Focus on Research

Focus on Research

Presented at IADMS (International Association for Dance Medicine and Science) conference in Limerick, 28-31 October 2022

Hard to believe it has already been a year since the collaboration between Russell Maliphant Dance Company and EncoreEast resulted in the beautiful performance of Focus at DanceEast, and yet the life of this project lives on.

Claire Farmer and Helen Laws recently returned from the Emerald Isle having presented some of the research findings from the project to an international audience of dance educators, researchers, scientists and healthcare professionals.

The response was fantastic. We were programmed alongside other researchers interested in dance with older adults and followed an excellent presentation from Dr Ashley McGill discussing appropriate research methods for assessing the benefits of participating in dance. Our mixed-methods, co-designed research was an exemplar of this and delegates, several of whom considered themselves to be ‘older dancers’, were genuinely excited and moved to hear about a project that forefronted the performance aesthetics achieved in a company of mature dancers, over the health outcomes of participating in dance. We were able to show clips from the documentary ( and performance of Focus ( which elicited a quite passionate and, for some, emotional response.

One self-identifying older dancer and researcher gave a heartfelt ‘thank you’, and said that 10 years ago when she started looking at older dancers in her own research she felt like she was “shouting in the wind”. She added “this is so important because the human race is living longer and [older] dancers are more seasoned and smarter than younger dancers … so inspired by this, just keep going … there’s not an expiration date … we’re proving that … just keep moving!”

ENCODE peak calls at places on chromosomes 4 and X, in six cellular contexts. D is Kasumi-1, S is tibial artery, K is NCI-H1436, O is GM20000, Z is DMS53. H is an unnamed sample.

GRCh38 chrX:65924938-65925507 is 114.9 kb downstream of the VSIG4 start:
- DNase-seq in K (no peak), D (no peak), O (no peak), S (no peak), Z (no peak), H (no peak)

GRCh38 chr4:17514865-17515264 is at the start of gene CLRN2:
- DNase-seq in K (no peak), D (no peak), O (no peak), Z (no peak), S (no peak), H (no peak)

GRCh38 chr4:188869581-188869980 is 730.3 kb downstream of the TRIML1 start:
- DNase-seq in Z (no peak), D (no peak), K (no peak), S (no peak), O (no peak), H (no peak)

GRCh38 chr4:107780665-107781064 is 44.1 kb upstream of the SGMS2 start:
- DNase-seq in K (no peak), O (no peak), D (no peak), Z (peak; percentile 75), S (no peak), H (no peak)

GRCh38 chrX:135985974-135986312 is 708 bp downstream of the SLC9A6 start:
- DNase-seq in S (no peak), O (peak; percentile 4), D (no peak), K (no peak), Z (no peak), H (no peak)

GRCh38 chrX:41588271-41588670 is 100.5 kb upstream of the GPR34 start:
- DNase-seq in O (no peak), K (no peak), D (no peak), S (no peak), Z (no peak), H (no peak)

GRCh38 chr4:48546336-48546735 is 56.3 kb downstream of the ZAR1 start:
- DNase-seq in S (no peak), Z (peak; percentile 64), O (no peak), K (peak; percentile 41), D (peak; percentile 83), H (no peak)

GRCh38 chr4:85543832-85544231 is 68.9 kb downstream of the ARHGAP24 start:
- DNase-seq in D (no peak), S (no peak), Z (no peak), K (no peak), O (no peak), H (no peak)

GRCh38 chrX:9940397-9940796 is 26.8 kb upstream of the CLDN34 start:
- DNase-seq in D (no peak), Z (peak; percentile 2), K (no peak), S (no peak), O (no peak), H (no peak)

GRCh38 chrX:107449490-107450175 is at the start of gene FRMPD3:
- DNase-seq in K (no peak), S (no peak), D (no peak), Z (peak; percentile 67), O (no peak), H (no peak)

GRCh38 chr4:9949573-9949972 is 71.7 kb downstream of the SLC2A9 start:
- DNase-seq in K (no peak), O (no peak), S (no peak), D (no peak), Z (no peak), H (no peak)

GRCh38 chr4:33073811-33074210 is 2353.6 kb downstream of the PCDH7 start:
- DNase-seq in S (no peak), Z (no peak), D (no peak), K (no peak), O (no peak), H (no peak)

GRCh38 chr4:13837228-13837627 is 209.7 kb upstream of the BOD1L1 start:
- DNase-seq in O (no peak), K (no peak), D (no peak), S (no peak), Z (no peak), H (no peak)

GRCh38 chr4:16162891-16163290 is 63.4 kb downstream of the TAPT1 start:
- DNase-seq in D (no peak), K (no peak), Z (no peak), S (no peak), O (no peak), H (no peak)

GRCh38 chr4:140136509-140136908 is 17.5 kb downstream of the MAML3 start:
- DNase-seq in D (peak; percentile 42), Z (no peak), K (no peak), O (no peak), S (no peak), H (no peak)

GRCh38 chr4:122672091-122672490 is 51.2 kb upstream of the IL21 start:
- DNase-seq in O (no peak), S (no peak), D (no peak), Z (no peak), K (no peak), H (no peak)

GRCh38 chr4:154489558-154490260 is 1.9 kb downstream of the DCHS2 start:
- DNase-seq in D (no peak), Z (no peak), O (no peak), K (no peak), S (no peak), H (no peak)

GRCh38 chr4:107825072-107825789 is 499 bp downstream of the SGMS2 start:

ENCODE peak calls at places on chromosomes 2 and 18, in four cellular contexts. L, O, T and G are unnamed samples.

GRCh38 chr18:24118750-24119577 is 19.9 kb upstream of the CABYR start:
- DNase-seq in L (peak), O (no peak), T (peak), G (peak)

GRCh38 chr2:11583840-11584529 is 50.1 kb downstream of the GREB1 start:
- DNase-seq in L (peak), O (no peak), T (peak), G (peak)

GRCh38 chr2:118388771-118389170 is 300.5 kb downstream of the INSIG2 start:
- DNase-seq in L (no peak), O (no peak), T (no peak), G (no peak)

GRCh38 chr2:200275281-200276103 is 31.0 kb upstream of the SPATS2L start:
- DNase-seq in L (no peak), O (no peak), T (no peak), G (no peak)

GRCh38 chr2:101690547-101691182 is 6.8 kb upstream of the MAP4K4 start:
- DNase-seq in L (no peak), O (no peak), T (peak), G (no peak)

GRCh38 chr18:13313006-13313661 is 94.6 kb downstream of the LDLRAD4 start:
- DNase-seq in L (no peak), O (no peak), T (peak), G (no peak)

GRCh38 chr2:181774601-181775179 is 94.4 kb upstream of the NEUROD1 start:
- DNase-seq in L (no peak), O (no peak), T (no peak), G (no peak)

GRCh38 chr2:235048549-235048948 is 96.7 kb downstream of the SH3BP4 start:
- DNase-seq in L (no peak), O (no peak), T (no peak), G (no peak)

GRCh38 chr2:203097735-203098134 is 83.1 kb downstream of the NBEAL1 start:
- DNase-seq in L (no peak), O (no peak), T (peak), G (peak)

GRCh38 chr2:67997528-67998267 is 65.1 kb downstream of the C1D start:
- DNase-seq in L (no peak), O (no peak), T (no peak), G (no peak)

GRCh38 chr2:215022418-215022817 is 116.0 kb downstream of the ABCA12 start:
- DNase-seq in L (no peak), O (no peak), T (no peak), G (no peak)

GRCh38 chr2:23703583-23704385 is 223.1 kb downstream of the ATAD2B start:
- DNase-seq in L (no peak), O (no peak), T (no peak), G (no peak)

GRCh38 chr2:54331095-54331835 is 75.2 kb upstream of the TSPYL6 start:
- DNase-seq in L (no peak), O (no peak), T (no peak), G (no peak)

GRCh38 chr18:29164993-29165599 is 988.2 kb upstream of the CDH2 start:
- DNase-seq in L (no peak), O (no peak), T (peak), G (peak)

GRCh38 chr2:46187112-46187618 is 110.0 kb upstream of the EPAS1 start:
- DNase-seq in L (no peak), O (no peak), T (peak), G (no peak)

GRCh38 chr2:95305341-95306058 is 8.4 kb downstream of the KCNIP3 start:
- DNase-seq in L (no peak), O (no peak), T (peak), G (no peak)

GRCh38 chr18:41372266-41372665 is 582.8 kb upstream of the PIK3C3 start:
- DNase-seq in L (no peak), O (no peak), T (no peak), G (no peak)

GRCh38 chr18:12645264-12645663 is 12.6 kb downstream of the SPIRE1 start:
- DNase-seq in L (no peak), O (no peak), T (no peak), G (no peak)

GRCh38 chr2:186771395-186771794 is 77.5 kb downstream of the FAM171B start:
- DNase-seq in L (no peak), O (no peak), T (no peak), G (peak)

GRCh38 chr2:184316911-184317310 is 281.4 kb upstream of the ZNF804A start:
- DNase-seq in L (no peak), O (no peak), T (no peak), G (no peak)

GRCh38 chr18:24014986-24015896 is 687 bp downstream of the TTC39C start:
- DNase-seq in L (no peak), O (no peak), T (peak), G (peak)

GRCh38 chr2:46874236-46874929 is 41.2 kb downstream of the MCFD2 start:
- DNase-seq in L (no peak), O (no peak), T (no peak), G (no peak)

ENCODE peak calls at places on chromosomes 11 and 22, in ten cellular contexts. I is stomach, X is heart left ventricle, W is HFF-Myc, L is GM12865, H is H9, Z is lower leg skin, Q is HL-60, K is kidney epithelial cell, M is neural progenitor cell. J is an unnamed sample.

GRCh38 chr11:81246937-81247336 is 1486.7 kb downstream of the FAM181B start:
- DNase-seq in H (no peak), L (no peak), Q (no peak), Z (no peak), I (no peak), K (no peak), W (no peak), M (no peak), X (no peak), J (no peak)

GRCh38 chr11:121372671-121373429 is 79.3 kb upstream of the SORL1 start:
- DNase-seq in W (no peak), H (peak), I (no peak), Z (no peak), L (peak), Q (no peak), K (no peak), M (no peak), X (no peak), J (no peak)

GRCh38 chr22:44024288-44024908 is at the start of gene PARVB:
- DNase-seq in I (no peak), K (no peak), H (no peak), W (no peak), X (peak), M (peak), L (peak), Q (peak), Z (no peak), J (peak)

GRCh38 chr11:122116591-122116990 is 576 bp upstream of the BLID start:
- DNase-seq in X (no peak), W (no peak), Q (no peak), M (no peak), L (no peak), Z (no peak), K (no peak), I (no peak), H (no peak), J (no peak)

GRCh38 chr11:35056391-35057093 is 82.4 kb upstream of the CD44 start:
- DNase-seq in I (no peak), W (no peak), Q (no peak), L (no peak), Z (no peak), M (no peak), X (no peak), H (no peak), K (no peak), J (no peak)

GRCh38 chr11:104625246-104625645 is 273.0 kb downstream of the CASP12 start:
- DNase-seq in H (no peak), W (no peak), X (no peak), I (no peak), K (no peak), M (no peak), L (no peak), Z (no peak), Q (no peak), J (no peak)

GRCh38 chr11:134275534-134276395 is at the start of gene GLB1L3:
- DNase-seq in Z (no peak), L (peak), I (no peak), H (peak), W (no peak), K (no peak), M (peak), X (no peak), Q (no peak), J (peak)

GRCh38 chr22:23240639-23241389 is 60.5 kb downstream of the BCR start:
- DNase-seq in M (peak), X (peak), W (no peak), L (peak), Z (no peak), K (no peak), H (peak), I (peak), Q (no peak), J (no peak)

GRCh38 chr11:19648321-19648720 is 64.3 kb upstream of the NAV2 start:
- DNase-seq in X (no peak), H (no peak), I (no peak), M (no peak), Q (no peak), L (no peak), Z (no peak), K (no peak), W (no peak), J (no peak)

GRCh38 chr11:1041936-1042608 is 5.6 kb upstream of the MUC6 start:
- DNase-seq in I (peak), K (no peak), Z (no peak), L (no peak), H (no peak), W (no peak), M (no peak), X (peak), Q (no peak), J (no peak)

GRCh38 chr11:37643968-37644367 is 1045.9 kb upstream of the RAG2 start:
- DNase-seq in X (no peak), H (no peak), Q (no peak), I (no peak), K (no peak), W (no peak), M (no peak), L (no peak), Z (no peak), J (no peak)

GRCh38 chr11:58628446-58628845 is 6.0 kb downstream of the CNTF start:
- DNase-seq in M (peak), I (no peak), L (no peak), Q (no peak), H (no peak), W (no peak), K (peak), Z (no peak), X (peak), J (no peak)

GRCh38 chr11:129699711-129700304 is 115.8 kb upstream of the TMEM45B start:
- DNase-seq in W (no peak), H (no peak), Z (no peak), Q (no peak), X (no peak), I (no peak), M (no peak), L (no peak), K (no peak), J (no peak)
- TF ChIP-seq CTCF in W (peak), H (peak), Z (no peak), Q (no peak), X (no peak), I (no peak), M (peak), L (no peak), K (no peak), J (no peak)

Other thoughtful questions, inspired by this and fellow presenter Louisa Pett’s research exploring meaningful dance experiences for older adults’ wellbeing, asked:

  • whether we had observed any links between emotional and physical ‘balance’
  • is it time to stop using terms like ‘older bodies’ – older than what? – questioning the dualist interpretation of body and mind
  • do we need to reanalyse the existing ‘physical function’ testing measures used in health settings as so many are based on speed rather than quality of movement – how can researchers write and talk about subtle movement strategies observed that don’t conform to this kind of testing?
  • how is Russell Maliphant’s approach to ‘releasing tensions’ and ‘holding patterns’ in the body experienced by these dancers?

Stella Eldon’s ethnographic research as a ‘participant observer’ on this project will shed further light on these questions, hopefully to be shared in future international conferences and publications.

Helen Laws